Learn English Through Literature

One of the many approaches to learning a new language (in this particular case, English) is reading books, novels, short stories and even the newspaper in the target language.

Learn English Through LiteratureOne of the many classic short stories recommended by this site is “The Yellow Wallpaper”, by C. P. Gilman. The series of events towards the end of the story depict a rather dramatic, confusing and odd situation which causes one of the characters to faint. Although the mentioned events do perhaps seek to instill fear in the reader; that is, so long one does not dig deeper yet, below the Gothic horror surface of the story, and fails to grasp the underlying, true significance of it, i.e., the concealed criticism of the society of the time around when the story was written that Gilman really intended; in truth, “The Yellow Wallpaper” is but an early example of feminist literature disguised as Gothic horror.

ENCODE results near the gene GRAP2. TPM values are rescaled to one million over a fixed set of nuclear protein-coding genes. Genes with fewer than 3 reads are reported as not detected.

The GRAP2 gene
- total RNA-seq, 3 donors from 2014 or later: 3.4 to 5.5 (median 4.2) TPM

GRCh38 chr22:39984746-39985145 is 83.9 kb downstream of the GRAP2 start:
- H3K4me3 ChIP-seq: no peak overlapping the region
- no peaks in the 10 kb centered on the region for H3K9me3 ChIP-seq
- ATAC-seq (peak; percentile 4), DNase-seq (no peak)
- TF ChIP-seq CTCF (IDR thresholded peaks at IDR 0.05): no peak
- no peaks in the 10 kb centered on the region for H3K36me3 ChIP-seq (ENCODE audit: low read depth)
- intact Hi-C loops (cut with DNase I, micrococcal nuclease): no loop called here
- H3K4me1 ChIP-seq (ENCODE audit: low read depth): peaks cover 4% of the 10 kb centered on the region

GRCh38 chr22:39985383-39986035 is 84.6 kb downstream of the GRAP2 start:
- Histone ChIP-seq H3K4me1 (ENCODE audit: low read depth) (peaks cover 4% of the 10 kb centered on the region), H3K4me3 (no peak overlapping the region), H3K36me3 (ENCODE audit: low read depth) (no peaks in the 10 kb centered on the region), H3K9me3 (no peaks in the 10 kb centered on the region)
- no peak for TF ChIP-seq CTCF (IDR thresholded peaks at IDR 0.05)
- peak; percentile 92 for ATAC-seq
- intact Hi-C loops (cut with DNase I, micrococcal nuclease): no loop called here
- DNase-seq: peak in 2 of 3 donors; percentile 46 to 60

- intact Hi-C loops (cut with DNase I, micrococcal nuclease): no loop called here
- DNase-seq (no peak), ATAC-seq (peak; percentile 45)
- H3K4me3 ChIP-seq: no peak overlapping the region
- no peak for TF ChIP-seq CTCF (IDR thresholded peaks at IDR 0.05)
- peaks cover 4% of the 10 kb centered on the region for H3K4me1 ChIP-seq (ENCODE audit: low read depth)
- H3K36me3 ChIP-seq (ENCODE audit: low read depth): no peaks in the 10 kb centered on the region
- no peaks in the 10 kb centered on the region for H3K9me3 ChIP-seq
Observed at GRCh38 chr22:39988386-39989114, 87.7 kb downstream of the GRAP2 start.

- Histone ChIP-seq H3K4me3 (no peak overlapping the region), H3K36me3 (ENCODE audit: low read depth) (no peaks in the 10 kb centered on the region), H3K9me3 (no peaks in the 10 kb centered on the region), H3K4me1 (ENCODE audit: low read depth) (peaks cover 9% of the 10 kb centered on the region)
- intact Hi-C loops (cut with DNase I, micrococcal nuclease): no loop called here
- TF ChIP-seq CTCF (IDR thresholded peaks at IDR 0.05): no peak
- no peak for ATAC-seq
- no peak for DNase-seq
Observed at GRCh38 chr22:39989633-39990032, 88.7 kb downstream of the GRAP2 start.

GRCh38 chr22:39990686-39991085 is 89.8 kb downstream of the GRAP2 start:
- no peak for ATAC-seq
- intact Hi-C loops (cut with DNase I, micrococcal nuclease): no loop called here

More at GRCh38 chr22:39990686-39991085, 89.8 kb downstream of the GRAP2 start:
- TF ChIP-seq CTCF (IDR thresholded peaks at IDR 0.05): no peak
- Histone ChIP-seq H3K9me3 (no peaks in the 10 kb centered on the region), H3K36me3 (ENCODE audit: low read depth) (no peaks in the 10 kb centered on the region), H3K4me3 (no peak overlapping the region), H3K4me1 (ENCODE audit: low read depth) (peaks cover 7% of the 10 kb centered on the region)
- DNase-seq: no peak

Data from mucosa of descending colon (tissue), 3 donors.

What we truly witness, as readers, is a conclusion that results in the inexorable mental breakdown and, incidentally and coincidentally, the breakout from the prison in which the protagonist was held captive, namely her marriage to John, an oppressive albeit loving husband who does not treat his wife’s ideas, needs or even “condition” with the seriousness they deserve. What would most likely happen after the concluding scene, where the story be continued by Gilman or someone else, is the protagonist’s confinement to a mental institution, which would probably represent a vicious cycle of sorts, given that she would, again, end up in a situation of captivity, perhaps even worse than the one she was in before.

However, the breaking of the mental chains she was bound by was perhaps so significant that she might never more be restrained by them. We are indeed left with the bittersweet feeling that the protagonist does manage to break free from that state of imprisonment, albeit at the expense of her own sanity.